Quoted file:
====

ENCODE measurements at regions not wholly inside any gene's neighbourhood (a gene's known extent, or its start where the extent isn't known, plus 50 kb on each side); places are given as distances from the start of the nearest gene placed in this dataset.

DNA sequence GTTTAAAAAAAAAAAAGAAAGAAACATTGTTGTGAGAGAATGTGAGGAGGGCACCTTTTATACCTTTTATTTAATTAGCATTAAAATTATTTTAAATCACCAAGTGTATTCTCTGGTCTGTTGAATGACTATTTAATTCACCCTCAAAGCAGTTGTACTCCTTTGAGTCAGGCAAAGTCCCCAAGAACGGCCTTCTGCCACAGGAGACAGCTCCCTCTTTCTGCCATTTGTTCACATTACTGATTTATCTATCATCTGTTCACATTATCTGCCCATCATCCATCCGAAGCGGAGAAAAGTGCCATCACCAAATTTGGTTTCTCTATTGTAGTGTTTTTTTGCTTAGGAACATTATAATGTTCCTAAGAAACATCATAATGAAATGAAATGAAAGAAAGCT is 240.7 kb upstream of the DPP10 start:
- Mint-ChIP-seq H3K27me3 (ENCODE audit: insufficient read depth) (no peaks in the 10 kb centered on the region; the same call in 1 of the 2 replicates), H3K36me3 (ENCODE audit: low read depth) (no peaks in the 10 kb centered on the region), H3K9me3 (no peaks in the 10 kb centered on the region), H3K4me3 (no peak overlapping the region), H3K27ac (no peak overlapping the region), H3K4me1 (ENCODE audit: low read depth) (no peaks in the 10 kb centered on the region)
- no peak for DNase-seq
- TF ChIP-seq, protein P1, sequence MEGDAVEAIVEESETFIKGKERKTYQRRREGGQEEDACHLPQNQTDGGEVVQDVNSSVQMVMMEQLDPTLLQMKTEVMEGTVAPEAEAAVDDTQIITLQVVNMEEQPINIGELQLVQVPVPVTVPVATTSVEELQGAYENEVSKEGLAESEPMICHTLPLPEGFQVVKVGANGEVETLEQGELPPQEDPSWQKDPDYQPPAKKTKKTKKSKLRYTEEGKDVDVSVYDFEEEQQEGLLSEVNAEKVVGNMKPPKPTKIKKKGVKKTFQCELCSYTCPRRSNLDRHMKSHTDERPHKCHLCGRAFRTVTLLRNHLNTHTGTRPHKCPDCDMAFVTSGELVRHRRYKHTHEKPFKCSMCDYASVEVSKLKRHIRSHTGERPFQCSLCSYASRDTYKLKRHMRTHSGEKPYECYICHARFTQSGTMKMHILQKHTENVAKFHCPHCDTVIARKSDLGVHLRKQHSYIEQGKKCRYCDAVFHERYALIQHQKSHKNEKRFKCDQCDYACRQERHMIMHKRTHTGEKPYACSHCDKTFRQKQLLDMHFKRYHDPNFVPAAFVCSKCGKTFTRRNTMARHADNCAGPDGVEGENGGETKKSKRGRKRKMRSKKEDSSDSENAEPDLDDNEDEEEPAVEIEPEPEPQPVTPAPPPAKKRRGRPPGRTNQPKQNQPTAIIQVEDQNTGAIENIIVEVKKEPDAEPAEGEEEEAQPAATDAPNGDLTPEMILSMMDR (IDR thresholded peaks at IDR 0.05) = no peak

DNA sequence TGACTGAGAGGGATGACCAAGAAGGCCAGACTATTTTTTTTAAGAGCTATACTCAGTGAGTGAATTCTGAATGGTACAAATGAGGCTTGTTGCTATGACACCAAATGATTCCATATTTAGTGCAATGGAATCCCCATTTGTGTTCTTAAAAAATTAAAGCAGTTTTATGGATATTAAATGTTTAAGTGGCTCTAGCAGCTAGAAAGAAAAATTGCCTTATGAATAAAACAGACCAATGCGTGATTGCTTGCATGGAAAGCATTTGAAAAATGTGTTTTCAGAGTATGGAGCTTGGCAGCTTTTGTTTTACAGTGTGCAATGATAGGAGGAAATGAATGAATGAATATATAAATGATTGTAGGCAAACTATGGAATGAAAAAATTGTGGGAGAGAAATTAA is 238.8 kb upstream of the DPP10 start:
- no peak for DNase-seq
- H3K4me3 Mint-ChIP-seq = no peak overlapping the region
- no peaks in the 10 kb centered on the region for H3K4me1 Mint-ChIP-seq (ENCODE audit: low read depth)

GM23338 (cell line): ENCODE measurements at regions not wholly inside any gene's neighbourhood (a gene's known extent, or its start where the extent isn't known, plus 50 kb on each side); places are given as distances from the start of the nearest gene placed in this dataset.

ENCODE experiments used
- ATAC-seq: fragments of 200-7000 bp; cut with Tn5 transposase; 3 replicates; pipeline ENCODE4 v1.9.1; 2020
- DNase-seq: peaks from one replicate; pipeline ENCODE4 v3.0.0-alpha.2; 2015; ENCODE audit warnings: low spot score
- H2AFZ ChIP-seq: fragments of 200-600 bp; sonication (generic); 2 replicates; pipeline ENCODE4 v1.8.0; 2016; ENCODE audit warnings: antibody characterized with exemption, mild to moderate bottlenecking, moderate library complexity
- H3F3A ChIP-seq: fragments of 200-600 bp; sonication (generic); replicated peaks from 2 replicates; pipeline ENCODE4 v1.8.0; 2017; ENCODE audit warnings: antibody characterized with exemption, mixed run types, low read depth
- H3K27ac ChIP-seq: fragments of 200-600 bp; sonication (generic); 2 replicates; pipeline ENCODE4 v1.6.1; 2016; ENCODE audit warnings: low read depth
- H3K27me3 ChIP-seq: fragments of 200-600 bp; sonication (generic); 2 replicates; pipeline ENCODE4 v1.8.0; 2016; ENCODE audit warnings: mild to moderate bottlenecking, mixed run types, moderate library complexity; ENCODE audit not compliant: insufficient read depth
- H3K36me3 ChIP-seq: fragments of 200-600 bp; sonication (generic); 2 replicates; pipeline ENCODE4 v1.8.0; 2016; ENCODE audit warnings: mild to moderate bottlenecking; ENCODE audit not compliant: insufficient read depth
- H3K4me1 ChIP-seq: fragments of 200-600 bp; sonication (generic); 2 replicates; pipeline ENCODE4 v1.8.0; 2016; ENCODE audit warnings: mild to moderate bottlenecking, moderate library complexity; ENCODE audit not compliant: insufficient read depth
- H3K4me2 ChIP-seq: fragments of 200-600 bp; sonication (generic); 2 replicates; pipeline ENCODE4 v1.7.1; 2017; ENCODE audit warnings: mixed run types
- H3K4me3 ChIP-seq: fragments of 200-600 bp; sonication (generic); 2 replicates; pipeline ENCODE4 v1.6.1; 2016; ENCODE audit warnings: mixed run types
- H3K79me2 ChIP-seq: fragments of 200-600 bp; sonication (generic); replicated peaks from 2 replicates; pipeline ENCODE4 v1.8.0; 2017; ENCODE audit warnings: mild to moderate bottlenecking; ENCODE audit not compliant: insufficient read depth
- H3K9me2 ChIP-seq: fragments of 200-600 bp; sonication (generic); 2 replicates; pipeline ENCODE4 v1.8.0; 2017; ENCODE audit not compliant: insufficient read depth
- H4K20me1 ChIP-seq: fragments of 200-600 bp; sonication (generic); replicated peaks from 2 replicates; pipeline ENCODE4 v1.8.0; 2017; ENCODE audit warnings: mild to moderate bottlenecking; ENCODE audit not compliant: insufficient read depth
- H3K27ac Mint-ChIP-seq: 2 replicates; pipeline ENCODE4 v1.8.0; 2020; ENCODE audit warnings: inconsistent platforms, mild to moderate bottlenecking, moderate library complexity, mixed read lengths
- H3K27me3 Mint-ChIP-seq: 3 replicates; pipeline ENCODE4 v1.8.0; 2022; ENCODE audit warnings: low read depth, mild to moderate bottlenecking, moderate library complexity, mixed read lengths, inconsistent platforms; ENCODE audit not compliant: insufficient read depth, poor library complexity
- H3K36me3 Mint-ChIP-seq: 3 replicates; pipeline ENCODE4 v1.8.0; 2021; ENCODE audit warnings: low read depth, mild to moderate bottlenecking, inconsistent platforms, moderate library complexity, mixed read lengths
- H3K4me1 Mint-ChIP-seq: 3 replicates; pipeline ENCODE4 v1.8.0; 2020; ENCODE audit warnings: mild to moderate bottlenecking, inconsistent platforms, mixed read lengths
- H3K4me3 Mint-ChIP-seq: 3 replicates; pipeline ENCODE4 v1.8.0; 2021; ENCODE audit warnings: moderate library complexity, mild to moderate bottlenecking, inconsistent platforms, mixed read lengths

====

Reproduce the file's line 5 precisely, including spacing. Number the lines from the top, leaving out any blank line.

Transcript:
- TF ChIP-seq, protein P1, sequence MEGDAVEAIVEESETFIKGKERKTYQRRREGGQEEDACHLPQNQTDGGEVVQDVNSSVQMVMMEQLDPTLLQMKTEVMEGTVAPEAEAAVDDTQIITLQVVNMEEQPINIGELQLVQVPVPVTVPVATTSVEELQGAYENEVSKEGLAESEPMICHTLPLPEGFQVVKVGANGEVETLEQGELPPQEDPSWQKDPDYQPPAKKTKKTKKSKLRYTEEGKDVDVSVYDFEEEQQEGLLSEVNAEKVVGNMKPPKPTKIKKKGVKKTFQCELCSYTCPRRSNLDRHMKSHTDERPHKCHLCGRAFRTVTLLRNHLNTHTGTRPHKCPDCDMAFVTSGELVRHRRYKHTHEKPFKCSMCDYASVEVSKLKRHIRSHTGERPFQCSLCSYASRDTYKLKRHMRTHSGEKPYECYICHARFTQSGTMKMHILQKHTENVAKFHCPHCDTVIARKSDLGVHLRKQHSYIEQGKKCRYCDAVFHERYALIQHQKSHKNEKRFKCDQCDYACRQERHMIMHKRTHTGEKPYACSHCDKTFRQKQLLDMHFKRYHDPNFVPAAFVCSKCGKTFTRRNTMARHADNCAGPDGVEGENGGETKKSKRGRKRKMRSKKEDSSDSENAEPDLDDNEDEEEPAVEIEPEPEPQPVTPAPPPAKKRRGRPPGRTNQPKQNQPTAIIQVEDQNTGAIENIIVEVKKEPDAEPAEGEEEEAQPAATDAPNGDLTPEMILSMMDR (IDR thresholded peaks at IDR 0.05) = no peak